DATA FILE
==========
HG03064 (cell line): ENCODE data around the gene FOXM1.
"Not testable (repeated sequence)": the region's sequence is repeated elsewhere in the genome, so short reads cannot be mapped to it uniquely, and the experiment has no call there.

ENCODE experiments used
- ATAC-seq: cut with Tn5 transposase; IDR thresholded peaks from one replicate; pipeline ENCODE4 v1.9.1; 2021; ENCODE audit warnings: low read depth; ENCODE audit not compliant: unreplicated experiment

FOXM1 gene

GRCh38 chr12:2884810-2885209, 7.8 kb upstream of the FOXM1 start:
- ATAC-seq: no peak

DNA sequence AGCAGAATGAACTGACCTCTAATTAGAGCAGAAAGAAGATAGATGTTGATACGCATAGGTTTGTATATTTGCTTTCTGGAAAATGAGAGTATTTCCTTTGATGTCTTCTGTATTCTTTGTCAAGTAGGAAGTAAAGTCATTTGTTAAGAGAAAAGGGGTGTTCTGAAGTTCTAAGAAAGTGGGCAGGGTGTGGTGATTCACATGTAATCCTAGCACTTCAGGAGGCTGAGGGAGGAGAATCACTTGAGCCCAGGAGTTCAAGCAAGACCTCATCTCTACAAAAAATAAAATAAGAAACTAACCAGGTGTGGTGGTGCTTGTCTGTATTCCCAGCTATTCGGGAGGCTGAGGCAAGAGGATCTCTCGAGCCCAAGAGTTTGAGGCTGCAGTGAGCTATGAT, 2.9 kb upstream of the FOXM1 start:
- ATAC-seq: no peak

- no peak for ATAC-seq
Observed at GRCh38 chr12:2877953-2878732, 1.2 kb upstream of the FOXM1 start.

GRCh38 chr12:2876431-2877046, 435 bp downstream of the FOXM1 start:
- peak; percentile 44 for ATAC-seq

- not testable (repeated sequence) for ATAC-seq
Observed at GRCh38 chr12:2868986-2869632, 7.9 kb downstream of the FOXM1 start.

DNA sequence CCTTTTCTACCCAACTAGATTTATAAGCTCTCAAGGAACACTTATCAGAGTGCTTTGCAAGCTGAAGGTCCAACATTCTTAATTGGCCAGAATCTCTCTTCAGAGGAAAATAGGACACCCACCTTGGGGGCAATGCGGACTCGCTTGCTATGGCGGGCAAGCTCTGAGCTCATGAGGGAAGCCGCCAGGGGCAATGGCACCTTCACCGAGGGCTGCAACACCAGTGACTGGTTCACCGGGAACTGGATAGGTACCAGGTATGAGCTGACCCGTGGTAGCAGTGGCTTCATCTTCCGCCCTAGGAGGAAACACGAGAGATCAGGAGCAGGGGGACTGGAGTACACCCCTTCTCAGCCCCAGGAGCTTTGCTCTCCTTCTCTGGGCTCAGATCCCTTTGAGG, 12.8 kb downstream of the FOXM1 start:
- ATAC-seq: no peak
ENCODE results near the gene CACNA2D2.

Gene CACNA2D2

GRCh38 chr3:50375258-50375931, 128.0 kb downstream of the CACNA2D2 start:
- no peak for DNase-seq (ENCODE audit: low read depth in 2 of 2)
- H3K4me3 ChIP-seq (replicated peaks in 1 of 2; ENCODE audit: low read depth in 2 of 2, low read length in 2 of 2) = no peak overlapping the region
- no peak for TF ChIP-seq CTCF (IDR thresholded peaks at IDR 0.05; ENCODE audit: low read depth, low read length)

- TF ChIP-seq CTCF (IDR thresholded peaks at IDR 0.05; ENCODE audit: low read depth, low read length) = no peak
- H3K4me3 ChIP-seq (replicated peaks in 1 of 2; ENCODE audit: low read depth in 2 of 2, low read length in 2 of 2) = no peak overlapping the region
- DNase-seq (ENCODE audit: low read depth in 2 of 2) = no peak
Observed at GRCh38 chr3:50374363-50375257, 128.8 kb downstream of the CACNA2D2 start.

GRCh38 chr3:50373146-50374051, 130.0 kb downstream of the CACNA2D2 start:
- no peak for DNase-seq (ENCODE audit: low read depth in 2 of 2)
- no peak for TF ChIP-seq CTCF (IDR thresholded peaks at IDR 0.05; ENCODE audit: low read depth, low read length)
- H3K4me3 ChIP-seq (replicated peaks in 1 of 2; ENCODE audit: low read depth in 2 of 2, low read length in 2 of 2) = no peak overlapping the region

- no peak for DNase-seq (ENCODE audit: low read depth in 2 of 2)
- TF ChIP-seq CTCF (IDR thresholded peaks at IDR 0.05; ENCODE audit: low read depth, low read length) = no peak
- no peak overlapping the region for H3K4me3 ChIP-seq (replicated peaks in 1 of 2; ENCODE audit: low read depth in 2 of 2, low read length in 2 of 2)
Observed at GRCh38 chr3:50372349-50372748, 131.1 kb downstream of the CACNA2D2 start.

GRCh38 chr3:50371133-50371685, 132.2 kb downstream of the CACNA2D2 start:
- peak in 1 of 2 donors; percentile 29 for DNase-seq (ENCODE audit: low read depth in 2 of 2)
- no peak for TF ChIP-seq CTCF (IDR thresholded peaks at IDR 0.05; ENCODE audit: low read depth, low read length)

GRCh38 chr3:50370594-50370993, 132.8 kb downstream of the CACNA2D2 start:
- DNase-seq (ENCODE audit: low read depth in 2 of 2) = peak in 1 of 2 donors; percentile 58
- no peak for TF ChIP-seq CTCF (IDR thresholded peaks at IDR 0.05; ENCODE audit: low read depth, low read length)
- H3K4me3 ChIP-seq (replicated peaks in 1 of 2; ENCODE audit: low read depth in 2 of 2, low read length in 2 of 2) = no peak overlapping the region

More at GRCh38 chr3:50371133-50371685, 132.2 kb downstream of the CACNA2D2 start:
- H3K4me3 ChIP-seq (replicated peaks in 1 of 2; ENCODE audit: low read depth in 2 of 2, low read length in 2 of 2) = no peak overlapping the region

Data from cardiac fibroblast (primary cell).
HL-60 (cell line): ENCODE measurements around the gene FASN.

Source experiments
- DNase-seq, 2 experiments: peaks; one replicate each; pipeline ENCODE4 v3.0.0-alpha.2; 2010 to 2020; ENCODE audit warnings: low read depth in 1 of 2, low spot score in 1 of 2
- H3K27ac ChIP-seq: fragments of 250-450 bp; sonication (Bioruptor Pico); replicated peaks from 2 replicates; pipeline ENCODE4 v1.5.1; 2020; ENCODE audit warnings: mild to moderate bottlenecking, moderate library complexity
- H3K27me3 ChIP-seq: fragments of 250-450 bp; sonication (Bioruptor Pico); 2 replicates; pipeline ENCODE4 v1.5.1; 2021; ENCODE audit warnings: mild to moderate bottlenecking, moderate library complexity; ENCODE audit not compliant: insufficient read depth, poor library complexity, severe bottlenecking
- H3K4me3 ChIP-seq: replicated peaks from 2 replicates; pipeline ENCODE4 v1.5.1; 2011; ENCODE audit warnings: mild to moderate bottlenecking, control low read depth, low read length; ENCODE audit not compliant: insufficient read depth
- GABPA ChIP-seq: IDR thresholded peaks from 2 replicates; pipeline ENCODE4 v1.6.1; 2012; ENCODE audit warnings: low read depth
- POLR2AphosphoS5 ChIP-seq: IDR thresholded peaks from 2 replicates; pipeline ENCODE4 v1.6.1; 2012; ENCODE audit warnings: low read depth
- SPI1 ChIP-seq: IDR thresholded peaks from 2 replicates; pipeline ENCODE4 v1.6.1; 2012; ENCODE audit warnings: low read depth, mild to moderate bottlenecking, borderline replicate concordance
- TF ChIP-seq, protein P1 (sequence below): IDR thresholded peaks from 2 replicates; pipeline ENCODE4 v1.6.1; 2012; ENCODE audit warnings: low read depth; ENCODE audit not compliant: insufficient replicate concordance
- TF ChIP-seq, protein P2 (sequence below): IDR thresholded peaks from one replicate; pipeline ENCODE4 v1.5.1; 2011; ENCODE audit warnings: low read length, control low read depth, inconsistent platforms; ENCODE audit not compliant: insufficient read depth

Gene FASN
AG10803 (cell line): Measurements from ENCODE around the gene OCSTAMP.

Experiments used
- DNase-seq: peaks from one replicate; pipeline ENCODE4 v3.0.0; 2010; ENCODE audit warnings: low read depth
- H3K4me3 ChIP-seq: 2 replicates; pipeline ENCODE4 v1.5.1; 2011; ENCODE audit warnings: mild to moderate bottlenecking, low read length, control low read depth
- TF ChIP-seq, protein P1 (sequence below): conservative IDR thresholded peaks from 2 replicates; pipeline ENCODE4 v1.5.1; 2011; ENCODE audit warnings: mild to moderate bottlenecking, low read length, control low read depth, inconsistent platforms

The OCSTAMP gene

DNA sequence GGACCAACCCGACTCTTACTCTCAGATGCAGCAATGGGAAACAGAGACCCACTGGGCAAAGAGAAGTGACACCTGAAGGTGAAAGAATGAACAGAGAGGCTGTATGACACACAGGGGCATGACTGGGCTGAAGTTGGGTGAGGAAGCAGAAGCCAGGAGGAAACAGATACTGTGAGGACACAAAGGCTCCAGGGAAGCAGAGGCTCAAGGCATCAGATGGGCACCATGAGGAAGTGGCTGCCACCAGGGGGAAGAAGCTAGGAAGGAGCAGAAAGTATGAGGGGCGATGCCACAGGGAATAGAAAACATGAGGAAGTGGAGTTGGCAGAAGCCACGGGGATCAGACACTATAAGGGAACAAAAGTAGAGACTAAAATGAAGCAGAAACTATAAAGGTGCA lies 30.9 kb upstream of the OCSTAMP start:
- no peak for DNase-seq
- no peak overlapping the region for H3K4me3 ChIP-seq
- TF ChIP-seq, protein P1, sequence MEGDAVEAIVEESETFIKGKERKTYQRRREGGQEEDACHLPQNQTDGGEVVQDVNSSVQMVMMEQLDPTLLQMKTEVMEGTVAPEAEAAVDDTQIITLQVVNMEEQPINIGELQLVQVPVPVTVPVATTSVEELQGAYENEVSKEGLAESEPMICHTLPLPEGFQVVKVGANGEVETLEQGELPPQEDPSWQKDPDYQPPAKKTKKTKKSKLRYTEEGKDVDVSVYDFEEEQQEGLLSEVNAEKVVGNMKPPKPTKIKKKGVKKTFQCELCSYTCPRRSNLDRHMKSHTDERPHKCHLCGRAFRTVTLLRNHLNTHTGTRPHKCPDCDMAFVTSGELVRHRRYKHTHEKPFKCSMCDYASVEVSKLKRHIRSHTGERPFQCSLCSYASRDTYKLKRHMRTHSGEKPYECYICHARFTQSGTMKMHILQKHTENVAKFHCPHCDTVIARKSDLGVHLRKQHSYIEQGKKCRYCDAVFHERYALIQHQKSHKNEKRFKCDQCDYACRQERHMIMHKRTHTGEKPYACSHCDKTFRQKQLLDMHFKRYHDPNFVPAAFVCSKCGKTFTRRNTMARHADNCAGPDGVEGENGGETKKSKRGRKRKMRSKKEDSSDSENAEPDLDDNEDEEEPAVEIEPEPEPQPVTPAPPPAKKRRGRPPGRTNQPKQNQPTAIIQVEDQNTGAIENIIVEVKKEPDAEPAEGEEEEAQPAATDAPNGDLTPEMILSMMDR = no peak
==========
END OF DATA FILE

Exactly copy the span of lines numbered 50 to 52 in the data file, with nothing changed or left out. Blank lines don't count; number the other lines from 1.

- H3K27me3 ChIP-seq: fragments of 250-450 bp; sonication (Bioruptor Pico); 2 replicates; pipeline ENCODE4 v1.5.1; 2021; ENCODE audit warnings: mild to moderate bottlenecking, moderate library complexity; ENCODE audit not compliant: insufficient read depth, poor library complexity, severe bottlenecking
- H3K4me3 ChIP-seq: replicated peaks from 2 replicates; pipeline ENCODE4 v1.5.1; 2011; ENCODE audit warnings: mild to moderate bottlenecking, control low read depth, low read length; ENCODE audit not compliant: insufficient read depth
- GABPA ChIP-seq: IDR thresholded peaks from 2 replicates; pipeline ENCODE4 v1.6.1; 2012; ENCODE audit warnings: low read depth